Stephanie Allain Talks Amy Pascal Mentorship That Got Her "Where I Am"

Women in Film Panel-Getty-H 2018
Vivien Killilea/Getty Images for Ralph Lauren Fragrances

"She identified me very early on," the 'Dear White People' producer said of the 20th Century Fox and Sony exec.

Dear White People executive producer Stephanie Allain credits power exec Amy Pascal with getting her where she is today.

At a Wednesday panel hosted by Ralph Lauren Fragrances and Women in Film, Allain said Pascal championed her when she first started as a reader in the story department at Fox, where Pascal was vp.

"She identified me very early on," Allain said. Pascal had Allain sit next to her in meetings, "watching her do her thing" as she talked to actors and writers while developing projects. "Without that, I don't think I'd ever actually be where I am."

She said that at the time, "I barely knew what an executive was, but she brought me in and she really trained me up." In 1988, Pascal left for Columbia Pictures, run by Dawn Steel, and Allain said the two mentors promoted her.

"It was in spite of the fact that I was a woman, because at the time, they were at the top and there was me and everybody else was a guy. So I would say that they just recognized something in me and really brought me into the party," said Allain, who went on to produce Hustle & Flow and Black Snake Moan.

The panel, moderated by CNN's Lisa Ling, also heard from Catt Sadler, Zoe Lister-Jones (Band Aid) and Sanaa Lathan (Nappily Ever After), who spoke about women's equality in the industry. Ralph Lauren presented a video called Lead Like a Woman featuring Jessica Chastain.

Lathan said Allain continued the spirit of mentorship as Lathan's producer in 2004 for the romantic comedy Something New. "Stephanie was doing this woman empowerment thing before it was cool," Lathan said.

She recalled the first time she walked into a production office to meet the director, and Allain was "cursing somebody out on the phone. She was just one of those producers that I have learned that come few and far between that really have your back. I felt very safe with you," Lathan said, adding she learned a lot about what kind of producer she wanted to be.

The conversation also moved into intersectionality and the need for diversity. When Lathan first started in the industry, she said, she could count on one hand the number of black actresses that were working. "One of my dreams had always been that the films that we put out in Hollywood would reflect the world that we live in," Lathan said. "If an alien came from outer space and they looked at our films, they would think [Earth] was all white and all male."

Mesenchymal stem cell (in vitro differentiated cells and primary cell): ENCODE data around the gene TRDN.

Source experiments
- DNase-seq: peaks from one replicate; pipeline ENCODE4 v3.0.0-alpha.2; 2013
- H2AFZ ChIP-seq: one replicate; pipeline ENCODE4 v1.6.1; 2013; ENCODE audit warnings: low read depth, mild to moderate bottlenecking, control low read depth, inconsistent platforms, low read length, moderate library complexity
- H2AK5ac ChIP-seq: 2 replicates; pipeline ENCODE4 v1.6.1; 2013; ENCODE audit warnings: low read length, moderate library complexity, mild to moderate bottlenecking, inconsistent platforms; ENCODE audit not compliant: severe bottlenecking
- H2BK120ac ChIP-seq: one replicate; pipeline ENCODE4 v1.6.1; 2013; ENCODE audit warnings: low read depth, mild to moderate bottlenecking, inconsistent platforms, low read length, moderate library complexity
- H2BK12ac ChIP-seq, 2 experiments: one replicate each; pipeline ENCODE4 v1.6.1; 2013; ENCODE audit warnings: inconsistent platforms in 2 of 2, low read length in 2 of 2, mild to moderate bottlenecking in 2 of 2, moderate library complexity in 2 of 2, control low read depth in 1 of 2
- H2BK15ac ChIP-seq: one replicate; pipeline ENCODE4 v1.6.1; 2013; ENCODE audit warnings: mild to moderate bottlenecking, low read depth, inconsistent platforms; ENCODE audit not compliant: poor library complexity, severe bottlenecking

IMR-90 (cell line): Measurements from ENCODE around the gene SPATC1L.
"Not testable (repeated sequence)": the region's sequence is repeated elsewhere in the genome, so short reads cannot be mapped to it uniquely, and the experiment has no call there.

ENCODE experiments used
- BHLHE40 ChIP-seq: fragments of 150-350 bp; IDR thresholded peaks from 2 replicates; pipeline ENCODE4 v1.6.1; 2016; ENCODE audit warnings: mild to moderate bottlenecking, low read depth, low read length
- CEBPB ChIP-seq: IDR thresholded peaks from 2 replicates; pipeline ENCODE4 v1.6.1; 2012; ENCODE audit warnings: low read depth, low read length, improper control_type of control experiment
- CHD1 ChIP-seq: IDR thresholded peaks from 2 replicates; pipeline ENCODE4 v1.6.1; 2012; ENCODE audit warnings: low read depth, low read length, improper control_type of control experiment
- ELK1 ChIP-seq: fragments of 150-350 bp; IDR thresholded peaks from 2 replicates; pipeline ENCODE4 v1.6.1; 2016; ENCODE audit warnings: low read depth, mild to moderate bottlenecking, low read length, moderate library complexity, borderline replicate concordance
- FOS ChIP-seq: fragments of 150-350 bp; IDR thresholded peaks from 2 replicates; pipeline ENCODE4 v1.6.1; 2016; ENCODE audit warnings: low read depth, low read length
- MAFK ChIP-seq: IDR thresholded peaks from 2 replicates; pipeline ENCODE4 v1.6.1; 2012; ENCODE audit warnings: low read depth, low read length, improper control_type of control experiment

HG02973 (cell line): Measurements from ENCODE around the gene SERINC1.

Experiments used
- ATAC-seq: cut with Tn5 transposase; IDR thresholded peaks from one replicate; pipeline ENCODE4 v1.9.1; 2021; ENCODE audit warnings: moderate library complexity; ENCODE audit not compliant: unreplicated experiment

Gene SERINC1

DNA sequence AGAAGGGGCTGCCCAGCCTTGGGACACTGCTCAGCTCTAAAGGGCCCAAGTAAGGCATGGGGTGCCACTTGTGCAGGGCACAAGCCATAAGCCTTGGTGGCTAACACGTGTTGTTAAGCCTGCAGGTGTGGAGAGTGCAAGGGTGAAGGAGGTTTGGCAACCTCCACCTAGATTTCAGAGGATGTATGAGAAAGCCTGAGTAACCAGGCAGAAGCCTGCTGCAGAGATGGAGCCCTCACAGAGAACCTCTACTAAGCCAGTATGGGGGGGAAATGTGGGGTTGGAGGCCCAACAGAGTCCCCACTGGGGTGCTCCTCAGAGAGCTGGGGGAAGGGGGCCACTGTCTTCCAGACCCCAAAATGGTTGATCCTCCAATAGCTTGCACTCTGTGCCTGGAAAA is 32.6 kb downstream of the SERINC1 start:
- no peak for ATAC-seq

Now they see many female writers and directors of color are employed. "Everybody's working. It's like you can't even put a project together," Allain joked. 

"Yes, it's actually annoying because everybody's working," Lathan added. "It was so bleak and grim. I can't believe in my lifetime that there's such an abundance of jobs for all colors now" following the past few years of #OscarsSoWhite trends.

Lister-Jones dispelled a similar rumor about the lack of available talent. A common excuse for non-diverse projects relates to not being able to find the talent or crew, but for Band Aid, Lister-Jones employed an all-female crew. "It was challenging for sure" to find the women, she said, but it was "relatively easy" to hire female department heads at least.

As director, she made the decision based on diversity reports. "I just felt like we could talk about it, and talk is important, but I knew that if I didn't subvert the paradigm entirely, I would fall into a lot of the same traps that I was witnesses both in front of and behind the camera," she said. "The odds are stacked pretty heavily against women in this industry," especially for the "rare" women below the line in the camera department, grip and electric.

"The system in Hollywood is really broken in terms of gender equity," Lister-Jones said. The result of Band Aid, she said, was a "highly efficient" production process with an all-female crew. "We got our work done quickly and with so little seeming effort. And there was very little ego," she said, adding that "ego is a big distinction for me in my experience" between men and women on set.

Allain agreed, saying she's worked with a lot of female directors and "it's easier in a way," because they are very organized — "they get there, they get what they need and they go home."

For her part, Sadler opened up about her departure from E! at the end of 2017 over pay disparity, after she learned co-worker Jason Kennedy was making more than double her salary.

"It was a life-changing decision for me at every level," Sadler said. She talked about everything she had to consider, not just the "virtue" of what's fair, but considering whether she should leave, how would she still provide for her kids, should she tell E! the reason she was leaving and then would she be blacklisted? "Will I ever work again? Will there be reproductions?" she wondered.

But once she spoke with female mentors and friends, she realized the collective importance. "It wasn't just like, 'OK, you do this for you and your life's going to be OK.' It was, 'If you do this, you do this for all of the women who cannot walk, who can't leave their jobs, who are underpaid and undervalued."

Attendees included WIF president Amy Baer, Catherine Hardwicke (Twilight), Kate Flannery (The Office), Janina Gavankar (True Blood), Joi Smith (The Bridge), Gisella Marengo (Criminal) and Grasie Mercedes (Bad Grandpa).